Homebirth 101

Homebirth 101

Written by: Anjelica, Licensed Midwife, Clinical Herbalist, and Certified Lactation Educator Counselor.

If you’ve spent any length of time on social media over the last few years, you’ve likely seen photos and stories of homebirth come across your feed. From sun-kissed island mamas in Hawaii birthing in bright teal water birth tubs to mountain mamas giving birth on the floor of their cozy log homes. It almost seems like homebirth is all the rage now, and in a way it is. 

Homebirth has been happening ongoing here in the U.S. for hundreds of years, though the last few years have caused families who may not have otherwise chosen homebirth, to consider what it might be like to birth in the same place they conceived or where they feel most comfortable, their home. 

HERE ARE 5 THINGS YOU SHOULD KNOW ABOUT HOMEBIRTH

1. "Low-Risk"

Women must be considered “low-risk” to qualify for a homebirth. This can vary by provider and state but often means the mother doesn’t have any uncontrolled or serious health issues, she goes into labor between 37 – 42 weeks, and is carrying a single baby (Dekker, 2012).

2. Certified Professional Midwives

The majority of community-based providers and homebirth attendants are Certified Professional Midwives. They're also called direct-entry midwives and have not also trained as nurses. They have attended 3-5 years of didactic and clinical training, then obtained certification through the North American Registry of Midwives, which requires candidates to have extensive out-of-hospital experience (NARM 2021; Dekker, 2012). As a part of obtaining the CPM credential, midwives maintain certification as Neonatal Resuscitation and Basic Life Support Providers, attend continuing education, and renew their credential every 2 yrs.

3. For Mothers

Planned homebirths boast a 93.6% vaginal birth rate and 87% VBAC rate (2016). They also have very low rates of medical interventions and injury to mothers, such as 3rd or 4th degree perineal tears, experience excess blood loss after birth, or have a cesarean birth (Janssen et al., 2009). Mothers are also more satisfied with their birth experience.

4. For Babies

Newborns are just as safe being born at home with a midwife, as in the hospital, when the homebirth was planned and attended to by a trained midwife (Janssen et al., 2009; Sandal et al, 2016). This means less need for help breathing after birth, meconium aspiration, or need for admittance to the hospital. You may find opposing information from studies that looked at retrospective data from birth certificates, which includes babies that were not planning to be born at home, but somehow were. This is an important distinction.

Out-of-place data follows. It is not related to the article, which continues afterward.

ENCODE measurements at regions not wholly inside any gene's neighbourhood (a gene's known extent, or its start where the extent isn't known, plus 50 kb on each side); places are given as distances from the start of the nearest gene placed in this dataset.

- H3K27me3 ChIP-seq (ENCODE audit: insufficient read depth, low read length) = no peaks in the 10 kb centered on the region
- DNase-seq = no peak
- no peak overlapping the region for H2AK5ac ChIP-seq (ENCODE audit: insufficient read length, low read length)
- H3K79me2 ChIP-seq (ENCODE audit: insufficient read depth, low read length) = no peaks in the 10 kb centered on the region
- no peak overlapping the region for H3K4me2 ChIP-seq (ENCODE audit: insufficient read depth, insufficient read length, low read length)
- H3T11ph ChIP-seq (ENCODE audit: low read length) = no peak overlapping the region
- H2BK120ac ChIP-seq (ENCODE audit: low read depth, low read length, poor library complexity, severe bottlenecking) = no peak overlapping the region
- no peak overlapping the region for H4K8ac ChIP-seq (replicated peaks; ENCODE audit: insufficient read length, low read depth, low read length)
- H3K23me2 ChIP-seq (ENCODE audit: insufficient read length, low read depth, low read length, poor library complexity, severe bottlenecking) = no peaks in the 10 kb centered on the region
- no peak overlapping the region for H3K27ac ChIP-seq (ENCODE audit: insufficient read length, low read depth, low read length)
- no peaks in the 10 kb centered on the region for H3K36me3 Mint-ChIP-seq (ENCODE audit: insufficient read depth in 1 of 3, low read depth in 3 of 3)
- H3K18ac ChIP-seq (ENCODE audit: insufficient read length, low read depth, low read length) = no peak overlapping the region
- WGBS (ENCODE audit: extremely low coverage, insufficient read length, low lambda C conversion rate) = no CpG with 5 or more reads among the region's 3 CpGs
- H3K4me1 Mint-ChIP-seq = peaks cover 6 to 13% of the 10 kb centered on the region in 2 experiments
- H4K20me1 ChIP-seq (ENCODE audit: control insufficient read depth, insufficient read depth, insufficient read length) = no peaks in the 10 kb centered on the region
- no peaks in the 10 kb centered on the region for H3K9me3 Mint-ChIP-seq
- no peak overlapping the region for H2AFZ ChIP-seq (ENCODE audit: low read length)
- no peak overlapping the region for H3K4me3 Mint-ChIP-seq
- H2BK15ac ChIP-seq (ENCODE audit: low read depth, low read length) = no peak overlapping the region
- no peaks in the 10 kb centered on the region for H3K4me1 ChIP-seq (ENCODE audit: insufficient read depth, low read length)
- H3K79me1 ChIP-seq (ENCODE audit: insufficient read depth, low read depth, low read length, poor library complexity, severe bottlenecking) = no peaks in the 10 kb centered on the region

5. Standard Schedule and more

The prenatal care schedule for those planning a home birth is similar to that with an OB; every 4 weeks until 28 weeks, every 2 weeks until 36 weeks, and then weekly until you give birth. Mothers are offered the same tests for checking iron levels, screening for Gestational diabetes, Group B strep, as well as others, with full informed-choice conversations. The difference in prenatal care is in the length of time and depth of conversation had at each visit. Midwifery visits are anywhere from 30 min. - 2hrs+ and usually entail more discussion about social, emotional, and financial well-being, as well as nutrition, preparing for an informed birth, and matresence (the transition from maiden to mother).

If these facts peak your interest in homebirth and you’d like to learn more, you can dive deeper by exploring these resources: 

  •     Why Not Home documentary 
  •     MANA Homebirth Fact Sheet 
  •     The NARM website
  •     Evidence Based Birth
Citations: 
About Narm. North American Registry of Midwives. (2021, December 11). Retrieved March 18, 2022, from http://narm.org/about/
Dekker, R. (2012, July 10). What is home birth? Evidence Based Birth®. Retrieved March 18, 2022, from https://evidencebasedbirth.com/what-is-home-birth/
Homebirth study one-page fact sheet. Midwives Alliance of North America. (2016, June 30). Retrieved March 18, 2022, from https://mana.org/healthcare-policy/homebirth-study-fact-sheet#:~:text=New%20home%20birth%20study%20from%20the%20MANA%20Statistics,to%20deliver%20at%20home%20between%202004%20and%202009
Janssen, P. A., Lee, S., Klein, M. C., Liston, R. M., & Lee, S. K. (2009, August 31). Outcomes of planned home birth with registered midwife versus planned hospital birth with midwife or physician. CMAJ : Canadian Medical Association journal = journal de l'Association medicale canadienne. Retrieved March 18, 2022, from https://pubmed.ncbi.nlm.nih.gov/19720688/
Sandall, J., Soltani, H., Gates, S., Shennan, A., & Devane, D. (2016, April 16). Midwife‐led continuity models ... - cochranelibrary.com. Cochrane Library. Retrieved March 19, 2022, from https://www.cochranelibrary.com/cdsr/doi/10.1002/14651858.CD004667.pub5/full?highlightAbstract=models%7Cother%7Cwoman%7Cchildbearing%7Cfor%7Ccontinuity%7Ccontinu%7Cled%7Cchildbear%7Cversus%7Cmidwife%7Cfour%7Cof%7Cmodel%7Cmidwif%7Cwomen%7Ccare
Picture of Anjelica

Anjelica

Anjelica Malone is a Licensed Midwife, Clinical Herbalist,
and Certified Lactation Educator Counselor practicing in Isabela, Puerto Rico.
She is the primary midwife and owner of Sol Midwifery and Wellness LLC a
homebirth midwifery practice. She is the mother of two island-born Little Women
and the wife of a U.S. Coast Guard service member. She has over 16 years of
combined healthcare and perinatal wellness experience and loves sharing about
the intersection of evidence-based practice and traditional wisdom in a fun and
approachable way. 

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